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Peter Hoffmann

Software Engineer
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Using a namedtuple factory with python sqlite

Posted on June 8, 2010
#python #sqlite

The python sqlite3 module ships with sqlite.Row, a highly optimized row_factory. It supports mapping access by column name. With python version 2.6 namedtuple was added to the collections module. Namedtuples are used to create tuple-like objects that have fields accessible by attribute lookup as well as being indexable and iterable. So they are a perfect alternative for the sqlite.Row factory;

from collections import namedtuple

def namedtuple_factory(cursor, row):
    """
    Usage:
    con.row_factory = namedtuple_factory
    """
    fields = [col[0] for col in cursor.description]
    Row = namedtuple("Row", fields)
    return Row(*row)

Usage:

>>> import sqlite3
>>> conn = sqlite3.connect(":memory:")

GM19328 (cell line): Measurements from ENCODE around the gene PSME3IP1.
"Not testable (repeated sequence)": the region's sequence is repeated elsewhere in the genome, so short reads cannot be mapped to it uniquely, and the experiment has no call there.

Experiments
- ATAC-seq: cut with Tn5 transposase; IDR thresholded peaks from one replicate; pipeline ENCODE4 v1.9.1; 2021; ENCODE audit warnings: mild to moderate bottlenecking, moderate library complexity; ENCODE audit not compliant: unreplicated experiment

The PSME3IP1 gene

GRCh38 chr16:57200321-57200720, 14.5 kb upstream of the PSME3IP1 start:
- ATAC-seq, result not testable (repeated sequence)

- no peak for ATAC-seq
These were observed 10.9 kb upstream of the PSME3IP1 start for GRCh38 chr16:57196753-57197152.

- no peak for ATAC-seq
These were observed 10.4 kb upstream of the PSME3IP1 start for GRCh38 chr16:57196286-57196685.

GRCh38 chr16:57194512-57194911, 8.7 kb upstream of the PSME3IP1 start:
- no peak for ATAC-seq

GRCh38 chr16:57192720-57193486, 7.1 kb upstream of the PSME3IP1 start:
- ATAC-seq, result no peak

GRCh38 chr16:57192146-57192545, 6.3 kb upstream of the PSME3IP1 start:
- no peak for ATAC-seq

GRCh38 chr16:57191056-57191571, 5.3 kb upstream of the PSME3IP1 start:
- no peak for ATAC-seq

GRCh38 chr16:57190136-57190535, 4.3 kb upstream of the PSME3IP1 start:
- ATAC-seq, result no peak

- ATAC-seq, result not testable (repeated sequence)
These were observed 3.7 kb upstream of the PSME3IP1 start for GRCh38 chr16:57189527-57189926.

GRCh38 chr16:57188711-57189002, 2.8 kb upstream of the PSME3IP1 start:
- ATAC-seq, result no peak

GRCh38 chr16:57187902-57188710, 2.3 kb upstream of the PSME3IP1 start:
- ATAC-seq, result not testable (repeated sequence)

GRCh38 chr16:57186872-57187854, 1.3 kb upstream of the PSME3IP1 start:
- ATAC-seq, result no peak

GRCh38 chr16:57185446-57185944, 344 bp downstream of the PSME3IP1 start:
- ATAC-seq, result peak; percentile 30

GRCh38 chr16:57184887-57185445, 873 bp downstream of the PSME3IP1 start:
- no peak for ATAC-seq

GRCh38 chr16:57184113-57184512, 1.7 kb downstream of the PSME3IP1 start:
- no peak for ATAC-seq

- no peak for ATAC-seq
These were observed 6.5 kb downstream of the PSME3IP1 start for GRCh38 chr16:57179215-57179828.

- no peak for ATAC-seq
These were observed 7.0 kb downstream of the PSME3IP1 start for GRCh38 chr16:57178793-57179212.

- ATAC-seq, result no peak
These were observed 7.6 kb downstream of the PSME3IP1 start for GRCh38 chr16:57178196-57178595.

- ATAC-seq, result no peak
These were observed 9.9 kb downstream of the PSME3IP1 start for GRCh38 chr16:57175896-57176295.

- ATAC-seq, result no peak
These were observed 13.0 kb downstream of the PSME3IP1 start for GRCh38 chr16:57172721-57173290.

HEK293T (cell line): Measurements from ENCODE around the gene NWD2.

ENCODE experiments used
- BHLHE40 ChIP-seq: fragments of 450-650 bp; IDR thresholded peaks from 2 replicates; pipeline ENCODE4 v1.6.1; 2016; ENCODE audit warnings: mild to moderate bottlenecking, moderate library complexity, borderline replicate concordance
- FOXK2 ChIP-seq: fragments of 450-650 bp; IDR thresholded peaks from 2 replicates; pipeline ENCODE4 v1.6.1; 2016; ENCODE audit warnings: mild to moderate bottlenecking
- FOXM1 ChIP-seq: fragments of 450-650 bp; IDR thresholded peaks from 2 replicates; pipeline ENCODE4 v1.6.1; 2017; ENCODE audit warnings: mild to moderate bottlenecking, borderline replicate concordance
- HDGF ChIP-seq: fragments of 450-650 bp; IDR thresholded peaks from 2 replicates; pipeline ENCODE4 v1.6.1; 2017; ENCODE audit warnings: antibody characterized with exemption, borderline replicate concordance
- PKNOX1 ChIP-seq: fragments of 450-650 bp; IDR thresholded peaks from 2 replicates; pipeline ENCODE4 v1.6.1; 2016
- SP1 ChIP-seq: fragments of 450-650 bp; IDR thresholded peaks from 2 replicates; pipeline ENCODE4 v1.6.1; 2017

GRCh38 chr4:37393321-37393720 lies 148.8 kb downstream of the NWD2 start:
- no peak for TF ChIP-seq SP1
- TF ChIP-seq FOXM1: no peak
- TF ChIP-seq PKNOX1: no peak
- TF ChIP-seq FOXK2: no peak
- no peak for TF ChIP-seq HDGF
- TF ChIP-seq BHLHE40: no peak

>>> c = conn.cursor()
>>> c.execute('''create table stocks
(date text, trans text, symbol text,
 qty real, price real)''')
<sqlite3.Cursor object at 0x8cf4d10>
>>> c.execute("""insert into stocks
          values ('2006-01-05','BUY','RHAT',100,35.14)""")
<sqlite3.Cursor object at 0x8cf4d10>
>>> conn.commit()
>>> c.close()
>>> conn.row_factory = namedtuple_factory
>>> c = conn.cursor()
>>> c.execute("select * from stocks")
<sqlite3.Cursor object at 0x8cf4d40>
>>> r = c.fetchone()
>>> type(r)
<class '__main__.Row'>
>>> r
Row(date=u'2006-01-05', trans=u'BUY', symbol=u'RHAT', qty=100.0, price=35.140000000000001)
>>> r.date
u'2006-01-05'
>>> for member in r:
...     print member
...     
2006-01-05
BUY
RHAT
100.0
35.14